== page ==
Wreckage sites of 3 WW-II fighter planes at Loktak Lake identified

Seventy years have passed since the Second World War and we are still discovering previously unidentified wreckages of fighter planes and wartime artefacts. Recently, three second world war fighter planes were found at the bottom of Lokatak Lake in Imphal, India.

Yumnam Rajeshwor Singh, founder of the Imphal Campaign Foundation who found these sites said, “The two Japanese fighter planes christened ‘Oscar’ were shot down by British bomber ‘Wellington’ before the latter was also hit in a pitched aerial battle on June 17, 1944”. The site was identified with the help of some local elders who have witnessed the air battles during World War II. They recalled how the fighter planes submerged in the sea after the air battles and that they saw floating dead bodies of six British crew members when Wellington was hit by the Japanese fighter planes. They were buried in the Imphal War Cemetery.

Rajeshwor said that some of the lighter parts of the plane such as its tail, wings, and posterior sections have been taken off and sold as scrap metal. However, the larger and heavier parts such as the engines still lay on the bottom of the lake as they could not be lifted and put on boats manually by the locals.

He also mentioned that there are other sites where there is a possibility of finding more such wreckages. He said that some fallen Second World War planes are still trapped atop huge trees in the deep jungles of Churachandpur and Ukhrul districts, The Times of India reports.

Manipur, India which was one of the centres of the Second World War battle between the Japanese and the British saw thousands of Japanese and Allied soldiers get killed and injured. It saw a lot of battles both on land and in the air and has got lots of sites where wreckages from these battles are still being found. Last year London’s National Army Museum recognised the twin Second World War battles of Imphal and Kohima as ‘Britain’s Greatest Battle’.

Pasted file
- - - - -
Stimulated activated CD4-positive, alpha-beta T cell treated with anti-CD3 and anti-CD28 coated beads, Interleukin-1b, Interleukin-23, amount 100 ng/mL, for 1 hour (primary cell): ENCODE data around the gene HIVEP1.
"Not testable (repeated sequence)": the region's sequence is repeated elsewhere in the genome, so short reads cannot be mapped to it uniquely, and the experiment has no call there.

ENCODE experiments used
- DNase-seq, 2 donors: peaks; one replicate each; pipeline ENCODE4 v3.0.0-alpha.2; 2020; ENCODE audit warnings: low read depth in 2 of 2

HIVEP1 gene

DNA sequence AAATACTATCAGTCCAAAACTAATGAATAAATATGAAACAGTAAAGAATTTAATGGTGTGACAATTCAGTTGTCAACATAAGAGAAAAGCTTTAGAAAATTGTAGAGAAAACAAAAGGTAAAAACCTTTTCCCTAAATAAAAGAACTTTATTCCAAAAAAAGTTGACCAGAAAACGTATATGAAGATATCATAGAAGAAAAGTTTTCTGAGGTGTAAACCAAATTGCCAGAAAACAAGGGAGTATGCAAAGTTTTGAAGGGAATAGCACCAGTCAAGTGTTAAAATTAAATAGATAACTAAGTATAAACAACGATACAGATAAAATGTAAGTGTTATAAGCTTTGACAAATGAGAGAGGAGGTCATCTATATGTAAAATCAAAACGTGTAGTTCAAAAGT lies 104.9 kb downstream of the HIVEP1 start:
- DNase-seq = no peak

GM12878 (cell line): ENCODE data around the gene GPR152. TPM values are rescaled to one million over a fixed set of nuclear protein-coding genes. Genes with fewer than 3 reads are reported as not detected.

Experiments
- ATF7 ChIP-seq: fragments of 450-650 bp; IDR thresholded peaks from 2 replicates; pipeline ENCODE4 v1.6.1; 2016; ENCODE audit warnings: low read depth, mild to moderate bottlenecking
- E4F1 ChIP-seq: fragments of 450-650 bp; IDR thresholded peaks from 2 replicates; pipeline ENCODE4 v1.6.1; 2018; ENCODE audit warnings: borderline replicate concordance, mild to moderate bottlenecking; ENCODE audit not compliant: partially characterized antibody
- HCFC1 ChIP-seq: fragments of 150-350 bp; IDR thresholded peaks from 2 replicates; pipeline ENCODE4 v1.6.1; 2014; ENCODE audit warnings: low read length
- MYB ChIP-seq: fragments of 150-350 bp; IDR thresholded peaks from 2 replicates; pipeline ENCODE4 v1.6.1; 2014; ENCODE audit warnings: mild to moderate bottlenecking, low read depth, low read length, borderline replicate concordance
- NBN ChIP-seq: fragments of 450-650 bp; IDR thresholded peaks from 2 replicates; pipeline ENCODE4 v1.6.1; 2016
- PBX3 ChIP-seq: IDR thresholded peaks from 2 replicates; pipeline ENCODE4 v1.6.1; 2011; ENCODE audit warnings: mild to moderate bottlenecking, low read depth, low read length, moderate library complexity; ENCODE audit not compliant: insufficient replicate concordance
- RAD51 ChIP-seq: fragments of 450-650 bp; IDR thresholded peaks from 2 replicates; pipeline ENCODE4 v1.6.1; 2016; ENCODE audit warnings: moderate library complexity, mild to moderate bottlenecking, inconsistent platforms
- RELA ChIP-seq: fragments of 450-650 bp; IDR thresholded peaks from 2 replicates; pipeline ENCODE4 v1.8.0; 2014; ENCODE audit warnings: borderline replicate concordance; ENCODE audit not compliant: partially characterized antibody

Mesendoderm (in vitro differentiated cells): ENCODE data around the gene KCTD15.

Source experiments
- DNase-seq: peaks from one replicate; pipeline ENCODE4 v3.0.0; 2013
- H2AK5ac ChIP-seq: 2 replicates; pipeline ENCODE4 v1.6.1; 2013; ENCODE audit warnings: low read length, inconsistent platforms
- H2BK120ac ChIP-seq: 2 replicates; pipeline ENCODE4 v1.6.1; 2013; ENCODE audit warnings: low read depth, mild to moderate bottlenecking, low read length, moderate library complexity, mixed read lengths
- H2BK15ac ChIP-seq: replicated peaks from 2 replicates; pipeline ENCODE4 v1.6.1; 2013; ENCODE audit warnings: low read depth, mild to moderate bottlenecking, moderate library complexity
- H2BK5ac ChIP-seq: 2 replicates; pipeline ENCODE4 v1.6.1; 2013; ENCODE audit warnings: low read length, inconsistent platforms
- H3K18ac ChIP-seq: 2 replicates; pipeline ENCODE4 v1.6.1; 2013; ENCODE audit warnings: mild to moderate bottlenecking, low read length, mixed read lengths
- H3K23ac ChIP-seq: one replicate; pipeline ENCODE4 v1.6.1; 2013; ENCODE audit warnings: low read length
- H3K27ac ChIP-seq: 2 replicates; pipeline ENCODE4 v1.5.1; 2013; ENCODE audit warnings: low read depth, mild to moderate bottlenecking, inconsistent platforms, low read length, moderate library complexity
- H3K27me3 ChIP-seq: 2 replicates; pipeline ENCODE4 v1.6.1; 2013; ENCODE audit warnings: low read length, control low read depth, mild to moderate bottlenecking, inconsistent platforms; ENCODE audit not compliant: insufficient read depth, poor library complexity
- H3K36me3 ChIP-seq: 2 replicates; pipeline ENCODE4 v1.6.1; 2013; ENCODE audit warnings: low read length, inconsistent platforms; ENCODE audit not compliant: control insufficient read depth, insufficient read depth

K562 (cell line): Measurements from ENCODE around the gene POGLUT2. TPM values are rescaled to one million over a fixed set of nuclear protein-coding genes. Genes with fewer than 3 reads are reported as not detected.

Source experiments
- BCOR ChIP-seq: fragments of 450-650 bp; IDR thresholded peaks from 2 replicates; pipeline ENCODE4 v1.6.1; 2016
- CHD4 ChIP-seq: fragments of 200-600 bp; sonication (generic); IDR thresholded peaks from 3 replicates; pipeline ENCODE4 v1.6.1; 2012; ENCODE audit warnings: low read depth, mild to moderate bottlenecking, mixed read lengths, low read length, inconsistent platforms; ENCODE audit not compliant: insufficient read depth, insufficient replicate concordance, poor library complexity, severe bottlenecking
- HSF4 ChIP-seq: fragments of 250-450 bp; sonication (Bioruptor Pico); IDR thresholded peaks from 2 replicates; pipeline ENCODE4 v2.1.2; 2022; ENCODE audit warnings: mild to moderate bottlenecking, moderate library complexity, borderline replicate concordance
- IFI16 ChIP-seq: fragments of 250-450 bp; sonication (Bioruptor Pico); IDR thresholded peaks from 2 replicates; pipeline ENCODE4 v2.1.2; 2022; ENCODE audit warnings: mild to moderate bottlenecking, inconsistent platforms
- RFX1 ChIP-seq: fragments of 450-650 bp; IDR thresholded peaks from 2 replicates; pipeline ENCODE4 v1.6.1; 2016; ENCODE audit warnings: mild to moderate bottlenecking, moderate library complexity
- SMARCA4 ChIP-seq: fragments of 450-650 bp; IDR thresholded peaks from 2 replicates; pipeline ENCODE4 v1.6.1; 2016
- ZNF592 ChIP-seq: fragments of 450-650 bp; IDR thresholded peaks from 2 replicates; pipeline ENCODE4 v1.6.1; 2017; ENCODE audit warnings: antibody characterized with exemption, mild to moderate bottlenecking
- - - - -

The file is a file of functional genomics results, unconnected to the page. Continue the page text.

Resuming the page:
The Second World War Imphal Campaign Foundation’s newly set up museum exhibits thousands of Second World War artefacts. The artefacts range from guns and ammunitions used by both Japanese and Allied Soldiers to the Allied Khaki shirts and Oxygen cylinders used in the aircrafts. When asked about the sites and locations from where these artefacts were discovered Rajeshwor who is also a member of the Burma Campaign Society, London and the International Guild of Battlefield Guides, UK, told that he retrieved them, with the help of his volunteers, from various battle sites using metal detectors and other gadgets.

Ian Harvey

Ian Harvey is one of the authors writing for WAR HISTORY ONLINE